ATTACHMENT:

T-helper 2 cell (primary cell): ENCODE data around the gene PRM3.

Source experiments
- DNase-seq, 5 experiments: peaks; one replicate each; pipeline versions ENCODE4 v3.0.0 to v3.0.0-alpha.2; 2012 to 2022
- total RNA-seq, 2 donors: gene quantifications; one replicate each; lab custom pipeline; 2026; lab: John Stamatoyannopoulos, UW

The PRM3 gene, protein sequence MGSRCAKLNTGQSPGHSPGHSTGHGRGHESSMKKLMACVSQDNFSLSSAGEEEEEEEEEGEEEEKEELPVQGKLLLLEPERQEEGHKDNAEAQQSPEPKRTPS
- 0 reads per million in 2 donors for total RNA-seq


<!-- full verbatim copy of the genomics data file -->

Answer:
T-helper 2 cell (primary cell): ENCODE data around the gene PRM3.

Source experiments
- DNase-seq, 5 experiments: peaks; one replicate each; pipeline versions ENCODE4 v3.0.0 to v3.0.0-alpha.2; 2012 to 2022
- total RNA-seq, 2 donors: gene quantifications; one replicate each; lab custom pipeline; 2026; lab: John Stamatoyannopoulos, UW

The PRM3 gene, protein sequence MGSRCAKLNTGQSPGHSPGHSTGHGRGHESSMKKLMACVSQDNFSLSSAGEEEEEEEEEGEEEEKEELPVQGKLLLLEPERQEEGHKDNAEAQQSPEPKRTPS
- 0 reads per million in 2 donors for total RNA-seq